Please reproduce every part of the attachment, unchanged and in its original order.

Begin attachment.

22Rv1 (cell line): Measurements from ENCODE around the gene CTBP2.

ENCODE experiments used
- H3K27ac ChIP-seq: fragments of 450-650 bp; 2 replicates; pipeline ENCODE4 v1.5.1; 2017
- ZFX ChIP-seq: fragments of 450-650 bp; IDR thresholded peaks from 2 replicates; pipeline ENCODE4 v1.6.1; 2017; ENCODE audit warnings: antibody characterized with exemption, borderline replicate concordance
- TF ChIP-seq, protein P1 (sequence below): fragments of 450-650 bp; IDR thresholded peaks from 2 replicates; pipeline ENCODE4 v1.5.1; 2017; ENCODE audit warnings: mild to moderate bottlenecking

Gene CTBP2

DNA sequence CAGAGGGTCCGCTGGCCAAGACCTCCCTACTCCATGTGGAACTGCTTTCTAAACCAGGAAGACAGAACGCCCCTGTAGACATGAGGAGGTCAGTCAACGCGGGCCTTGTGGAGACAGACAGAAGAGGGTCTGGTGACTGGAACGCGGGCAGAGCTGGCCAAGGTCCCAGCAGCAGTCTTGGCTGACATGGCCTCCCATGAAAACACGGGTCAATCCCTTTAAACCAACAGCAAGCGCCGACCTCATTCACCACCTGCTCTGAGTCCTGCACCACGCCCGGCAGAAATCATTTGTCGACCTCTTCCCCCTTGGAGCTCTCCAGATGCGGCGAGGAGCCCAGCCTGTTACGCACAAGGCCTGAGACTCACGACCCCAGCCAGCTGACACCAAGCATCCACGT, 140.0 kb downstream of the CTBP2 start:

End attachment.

22Rv1 (cell line): Measurements from ENCODE around the gene CTBP2.

ENCODE experiments used
- H3K27ac ChIP-seq: fragments of 450-650 bp; 2 replicates; pipeline ENCODE4 v1.5.1; 2017
- ZFX ChIP-seq: fragments of 450-650 bp; IDR thresholded peaks from 2 replicates; pipeline ENCODE4 v1.6.1; 2017; ENCODE audit warnings: antibody characterized with exemption, borderline replicate concordance
- TF ChIP-seq, protein P1 (sequence below): fragments of 450-650 bp; IDR thresholded peaks from 2 replicates; pipeline ENCODE4 v1.5.1; 2017; ENCODE audit warnings: mild to moderate bottlenecking

Gene CTBP2

DNA sequence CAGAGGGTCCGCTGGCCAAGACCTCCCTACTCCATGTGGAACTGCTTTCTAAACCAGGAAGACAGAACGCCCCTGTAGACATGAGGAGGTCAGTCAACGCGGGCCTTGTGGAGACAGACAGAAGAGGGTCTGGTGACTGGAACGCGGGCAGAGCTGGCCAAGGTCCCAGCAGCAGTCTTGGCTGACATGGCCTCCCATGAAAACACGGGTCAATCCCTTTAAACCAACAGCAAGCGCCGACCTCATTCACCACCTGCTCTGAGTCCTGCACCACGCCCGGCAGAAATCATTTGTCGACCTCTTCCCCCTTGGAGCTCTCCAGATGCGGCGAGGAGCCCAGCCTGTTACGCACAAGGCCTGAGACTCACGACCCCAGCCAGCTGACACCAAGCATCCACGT, 140.0 kb downstream of the CTBP2 start: